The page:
wide extent of the Louisiana “dead zone” mapped
this week (July 24-29) is 11,840 square kilometers (or 4,564
square miles), slightly smaller than the size of Connecticut,
reported Dr. Nancy Rabalais, Chief Scientist for Northern
Gulf of Mexico Hypoxia Studies. The low oxygen waters extended
from near the Mississippi River to the Louisiana/Texas border.
The long-term average since mapping began in 1985 is 12,700
km2 (or 4,800 square miles).
word for the commonly named Dead Zone is ‘hypoxia,’
or low oxygen, which results in the failure to capture fish,
shrimp and crabs in bottom-dragging trawls when the oxygen
falls below the critical level of 2 ppm. Higher in the water
column and on both inshore and offshore sides of the hypoxic
area, there is sufficient oxygen to support sizeable numbers
of fish. The net result, however, is a sizeable stretch of
the Louisiana coast unsuitable for supporting fish and shrimp.
formation and persistence of hypoxia are influenced by the
discharges and nutrient loads of the Mississippi and Atchafalaya
rivers. The fresher water forms a layer above the saltier
Gulf waters. Nitrogen and phosphorus in the river water stimulate
the growth of microscopic plants, the phytoplankton. These
algae are either transferred into the food web or end up as
organic debris on the sea floor. Their decomposition by bacteria
depletes oxygen in the lower waters until they no longer sustain
the life of most marine animals.
depths affected were as shallow as 20 feet and as deep as
85 feet. The hypoxic zone was smaller between the Mississippi
River and the Atchafalaya on the central Louisiana coast than
between the Atchafalaya River delta and Calcasieu estuary
to the west.
DiMarco and colleagues at Texas A&M University and also
the National Marine Fisheries Service groundfish survey both
conducted cruises in the area Louisiana hypoxia in early July
before the landfall of Hurricane Dennis on the Florida coast.
Their sampling grids were limited to the southwestern Louisiana
shelf, but they also found hypoxia between the Atchafalaya
River and the Calcasieu estuary.
just mapped was smaller than predicted using a model developed
by Dr. Eugene Turner of Louisiana State University, an investigator
of the research team, that relates the size with the May nitrate
load along with a term that adds the influence of the previous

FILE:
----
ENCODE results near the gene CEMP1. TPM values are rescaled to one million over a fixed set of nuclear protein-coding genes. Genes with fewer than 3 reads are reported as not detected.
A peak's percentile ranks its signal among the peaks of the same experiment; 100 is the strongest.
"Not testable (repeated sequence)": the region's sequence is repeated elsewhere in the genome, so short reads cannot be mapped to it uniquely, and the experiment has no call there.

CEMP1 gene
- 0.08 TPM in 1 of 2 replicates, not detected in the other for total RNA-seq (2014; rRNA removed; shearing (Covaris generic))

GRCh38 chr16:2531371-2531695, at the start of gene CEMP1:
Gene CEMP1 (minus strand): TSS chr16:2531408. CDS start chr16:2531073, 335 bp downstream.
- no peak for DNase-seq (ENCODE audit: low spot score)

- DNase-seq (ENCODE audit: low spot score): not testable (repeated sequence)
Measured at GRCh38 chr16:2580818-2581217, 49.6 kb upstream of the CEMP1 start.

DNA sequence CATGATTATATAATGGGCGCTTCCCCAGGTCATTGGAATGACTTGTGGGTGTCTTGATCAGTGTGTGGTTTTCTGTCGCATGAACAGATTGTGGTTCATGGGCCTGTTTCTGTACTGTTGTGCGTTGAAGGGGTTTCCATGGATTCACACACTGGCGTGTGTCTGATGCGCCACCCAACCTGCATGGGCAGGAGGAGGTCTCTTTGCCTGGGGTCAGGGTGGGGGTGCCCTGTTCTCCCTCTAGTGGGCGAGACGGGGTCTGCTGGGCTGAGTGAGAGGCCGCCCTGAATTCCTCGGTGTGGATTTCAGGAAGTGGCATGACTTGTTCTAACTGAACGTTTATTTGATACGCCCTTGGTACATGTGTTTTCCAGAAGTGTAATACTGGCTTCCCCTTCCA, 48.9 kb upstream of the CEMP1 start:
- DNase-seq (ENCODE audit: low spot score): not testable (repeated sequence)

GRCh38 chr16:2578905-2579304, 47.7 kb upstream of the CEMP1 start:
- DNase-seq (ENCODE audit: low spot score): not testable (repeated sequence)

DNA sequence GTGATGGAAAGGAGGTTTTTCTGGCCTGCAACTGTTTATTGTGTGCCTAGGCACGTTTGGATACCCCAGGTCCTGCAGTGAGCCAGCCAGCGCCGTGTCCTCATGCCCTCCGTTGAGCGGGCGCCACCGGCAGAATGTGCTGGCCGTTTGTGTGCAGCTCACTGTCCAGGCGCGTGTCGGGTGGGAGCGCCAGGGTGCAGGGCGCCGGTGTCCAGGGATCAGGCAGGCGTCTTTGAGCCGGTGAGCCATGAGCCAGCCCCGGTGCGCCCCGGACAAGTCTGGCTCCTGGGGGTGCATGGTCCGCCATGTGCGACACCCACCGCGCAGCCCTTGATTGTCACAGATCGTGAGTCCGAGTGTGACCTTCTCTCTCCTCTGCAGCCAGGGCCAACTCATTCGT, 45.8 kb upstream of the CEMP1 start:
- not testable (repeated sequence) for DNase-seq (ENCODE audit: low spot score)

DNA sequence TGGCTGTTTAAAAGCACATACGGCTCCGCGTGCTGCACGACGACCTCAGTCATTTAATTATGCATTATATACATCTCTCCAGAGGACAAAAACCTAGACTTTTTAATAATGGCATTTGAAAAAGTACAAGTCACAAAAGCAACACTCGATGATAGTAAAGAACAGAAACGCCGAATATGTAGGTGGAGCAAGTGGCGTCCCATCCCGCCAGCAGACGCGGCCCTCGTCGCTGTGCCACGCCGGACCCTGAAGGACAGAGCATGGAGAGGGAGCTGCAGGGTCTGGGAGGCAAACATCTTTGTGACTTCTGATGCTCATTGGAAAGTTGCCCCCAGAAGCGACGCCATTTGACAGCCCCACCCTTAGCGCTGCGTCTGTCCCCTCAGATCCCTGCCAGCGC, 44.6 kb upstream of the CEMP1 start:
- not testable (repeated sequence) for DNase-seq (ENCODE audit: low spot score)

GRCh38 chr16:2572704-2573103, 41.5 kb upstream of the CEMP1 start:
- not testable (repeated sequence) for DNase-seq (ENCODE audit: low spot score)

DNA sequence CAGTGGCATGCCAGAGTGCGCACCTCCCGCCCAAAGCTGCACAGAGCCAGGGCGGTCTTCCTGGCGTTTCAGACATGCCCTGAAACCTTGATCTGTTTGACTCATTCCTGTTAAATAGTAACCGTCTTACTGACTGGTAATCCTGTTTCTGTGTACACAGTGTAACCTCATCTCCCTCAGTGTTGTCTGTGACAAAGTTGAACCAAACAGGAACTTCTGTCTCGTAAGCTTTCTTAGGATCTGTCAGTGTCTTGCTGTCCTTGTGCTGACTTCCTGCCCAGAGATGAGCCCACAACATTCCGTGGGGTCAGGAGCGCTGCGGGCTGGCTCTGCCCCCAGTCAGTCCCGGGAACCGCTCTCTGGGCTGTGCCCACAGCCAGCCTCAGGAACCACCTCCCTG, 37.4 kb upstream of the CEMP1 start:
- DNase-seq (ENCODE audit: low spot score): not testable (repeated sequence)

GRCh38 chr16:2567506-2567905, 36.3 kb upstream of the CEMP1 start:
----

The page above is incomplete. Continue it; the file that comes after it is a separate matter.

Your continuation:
year’s nitrate load. Turner predicted a size of 6,200
square miles, which was larger than the measured size of 4,800
square miles. The smaller than predicted size was expected
because of a tropical storm and hurricane that affected the
area between the Mississippi and the Atchafalaya rivers earlier
in July. While the two-layered system that supports the formation
of hypoxia was redeveloping at the time of the mapping cruise,
the oxygen level beneath that layer had not fallen below 2
ppm again. “I would predict that a somewhat larger area
of hypoxia would have been mapped if the cruise had been conducted
one week later than planned and therefore closer to the size
modeled by Turner,” said Rabalais. Confirmation of this
prediction may come from the oxygen measurements taken by
the NMFS groundfish survey that finished their work on the
southeast Louisiana coast on July 27 – August 31.
from the National Atmospheric and Oceanic Administration predicted
this summer’s dead zone to be less than 1,400 square
miles based on nutrient loads from the Mississippi and Atchafalaya
rivers in May and June. While high in late winter and early
spring, the nutrient loads were lower than average this year,
probably due to below average precipitation across much of
the Mississippi River Basin. The multiple models will help
evaluate the influence of the nitrogen load and variations
in the physical structure of the offshore coastal waters to
improve assessments of hypoxia.
research conducted on the cruise was focused on the effects
of varying levels of hypoxia in controlling mercury methylation
in bottom sediments. These studies were conducted by Dr. David
Senn, Harvard School of Public Health, and funded by NOAA’s
initiative on Oceans and Human Health.
party that mapped this year’s zone was from LUMCON,
LSU, Harvard School of Public Health, and Nicholls State University,
and was funded by NOAA’s Center for Sponsored Coastal
Ocean Research, part of the Ocean Service’s National
Centers for Coastal Ocean Science. The mapping was conducted
from July 24-29 from aboard the research vessel, Pelican.
information contact Dr. Nancy Rabalais, LUMCON, 985-851-2801,